All of the correct solutions boil down to using a separate thread. LjMollnir's method would work, because adding a procon task creates a new thread with a built-in timer.

    Another popular way to do timer threads is with a BackgroundWorker class instance, but it is just a convenience wrapper around a thread:

    http://www.dotnetperls.com/backgroundworker

    EDIT: I forgot, there is one other correct solution that does not require a separate thread. In an event-based system, like Procon, as long as you have frequent and steady events, at least one per second, you can just watch elapsed time and wait until the time is equal or greater than the amount needed to wait. It's not as accurate, but it's cheaper and safer.

    For example, if you are using OnKill and you are getting a steady stream of events, you can do something like this to do a 30 second timer:

    Code:
    String key = "Timer";
    if (!plugin.RoundData.issetObject(key)) {
        plugin.RoundData.setObject(key, DateTime.Now); // start the timer
        return false;
    }
    // otherwise get the start time
    DateTime start = (DateTime)plugin.RoundData.getObject(key);
    
    // Check elapsed time
    double seconds = 30; // do something after 30 seconds
    if (DateTime.Now.Subtract(start).TotalSeconds >= seconds) {
        // ... do whatever you want to do after 30 seconds
        plugin.RoundData.unsetObject(key);
    }
    return false;
    Thanks for both the detailed answer and your patience Papa. I'm sorry to be asking so many questions, but if I don't ask I can't learn.

    The reason I'm actually hung up on this is because I'm trying to achieve a particular result, as an example of what I'm trying to do, I'll (hopefully) demonstrate using messages as an example (although I'm actually wanting to have some commands trigger as specific times too).

    Suppose I have 3 message blocks I want to send to either a single player or all players. These message blocks consist of 7 lines of chat each and their order has to be strict (even though I could use the message with delay versions of the functions in IL, I've noticed that sometimes each of the 7 lines get scrambled up). The first message block is easy because that is displayed immediately, the second block is then displayed 12 seconds later. Finally the third block is displayed 27 seconds later (these aren't necessarily the times I want to use but are just examples).
    This sort of thing could be alright to do in an OnRoundOver event since it isn't going to required a lot of threads if sent globally, however, what if these messages needed to be sent during an OnSpawn event in a 64 slot server. The possibility exists, however unlikely, that these messages would need to be sent 64 times at once (to each individual as a private message).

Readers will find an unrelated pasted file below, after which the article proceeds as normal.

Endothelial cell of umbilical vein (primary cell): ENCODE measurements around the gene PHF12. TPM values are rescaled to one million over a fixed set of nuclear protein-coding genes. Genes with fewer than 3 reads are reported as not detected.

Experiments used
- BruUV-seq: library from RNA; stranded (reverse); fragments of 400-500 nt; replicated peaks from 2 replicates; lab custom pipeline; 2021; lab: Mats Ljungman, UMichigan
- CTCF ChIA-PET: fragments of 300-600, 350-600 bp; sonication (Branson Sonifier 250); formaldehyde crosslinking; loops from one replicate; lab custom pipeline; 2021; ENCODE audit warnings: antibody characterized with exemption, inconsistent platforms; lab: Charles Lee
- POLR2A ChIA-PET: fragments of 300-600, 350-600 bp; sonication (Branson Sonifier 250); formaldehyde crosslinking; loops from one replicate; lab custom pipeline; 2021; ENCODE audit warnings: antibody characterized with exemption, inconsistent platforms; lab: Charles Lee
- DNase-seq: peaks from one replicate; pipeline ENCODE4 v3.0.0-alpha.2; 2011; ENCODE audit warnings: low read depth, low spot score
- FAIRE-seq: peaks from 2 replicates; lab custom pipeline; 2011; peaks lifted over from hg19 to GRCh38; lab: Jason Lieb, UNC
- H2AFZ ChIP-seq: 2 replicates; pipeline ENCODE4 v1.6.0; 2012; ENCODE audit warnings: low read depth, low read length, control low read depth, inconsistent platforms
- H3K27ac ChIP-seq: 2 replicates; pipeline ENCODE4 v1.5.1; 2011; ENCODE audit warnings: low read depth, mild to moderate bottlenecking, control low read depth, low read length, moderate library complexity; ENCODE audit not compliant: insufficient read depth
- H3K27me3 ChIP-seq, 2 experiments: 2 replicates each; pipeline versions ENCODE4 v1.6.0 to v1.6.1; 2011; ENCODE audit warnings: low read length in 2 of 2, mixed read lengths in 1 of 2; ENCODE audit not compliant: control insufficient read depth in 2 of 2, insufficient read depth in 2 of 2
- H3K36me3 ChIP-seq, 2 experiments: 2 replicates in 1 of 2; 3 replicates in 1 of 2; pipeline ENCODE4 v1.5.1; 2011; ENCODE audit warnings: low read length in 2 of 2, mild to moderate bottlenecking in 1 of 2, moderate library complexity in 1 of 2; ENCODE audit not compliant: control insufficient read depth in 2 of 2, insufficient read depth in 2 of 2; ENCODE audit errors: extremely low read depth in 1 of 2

You see my dilemma, basically I'm trying to figure out if this sort of thing is possible and how I'd go about achieving it.
    Thanks once again Papa, I really do appreciate your help.

  6. #26
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    LCARS.. in that case you could use a tasks.add for a single task that is called once every second or so that just calls back to a routine that handles the timers much like PC9 mentioned in the previous post.. that way you are only making 1 thread and you have a constant tick you can rely on

    thats how i think it would work anyway 8) as long as you could get everything done within that 1 second.. you may need to extend the timer on it or have an internal check to see if the previous call completed correctly

  7. #27
    Quote Originally Posted by LjMjollnir View Post
    LCARS.. in that case you could use a tasks.add for a single task that is called once every second or so that just calls back to a routine that handles the timers much like PC9 mentioned in the previous post.. that way you are only making 1 thread and you have a constant tick you can rely on

    thats how i think it would work anyway 8) as long as you could get everything done within that 1 second.. you may need to extend the timer on it or have an internal check to see if the previous call completed correctly
    There's no way to do a tasks.add in IL.

    For the messaging case, the best thing to do is use a single long-lived thread. You feed it with a fifo (Systems.Generics.Collections.Queue, for example) of "commands", composed of a message string, a delay, and a target audience (player, team, all, whatever). The command or trigger you mention pushes commands into the Queue, and the thread wakes up whenever there is something in the Queue and pulls out commands until it is empty. This is a textbook producer-consumer pattern, where the producer is trivial.

    Your IL code initializes the thread and sets a flag (or stores the thread as an Object in plugin.Data), so that you know that one exists already and don't create another one. This is a Singleton pattern. The thread then lives for as long as Procon is running -- hmm, might be some issues with disabling the plugin and re-enabling, might create another thread, I'll have to check if plugin.Data is cleared on plugin disable.

    Once the thread is running, its just a matter of synchronizing the Queue object, which is easily done with lock and Monitor. The locks are important to make sure the thread doesn't get ahead of the code pushing the commands. The basic code template is this:

    Thread code:

    Code:
    // Dictionary<String,String> is a command, with keys "message", "delay" (seconds as a string), and "target"
    Queue myQueue = new Queue<Dictionary<String,String>>();
    
    while (flagStillEnabled) { // exit thread if no longer needed
        Dictionary<String,String> command = null;
        lock (myQueue) {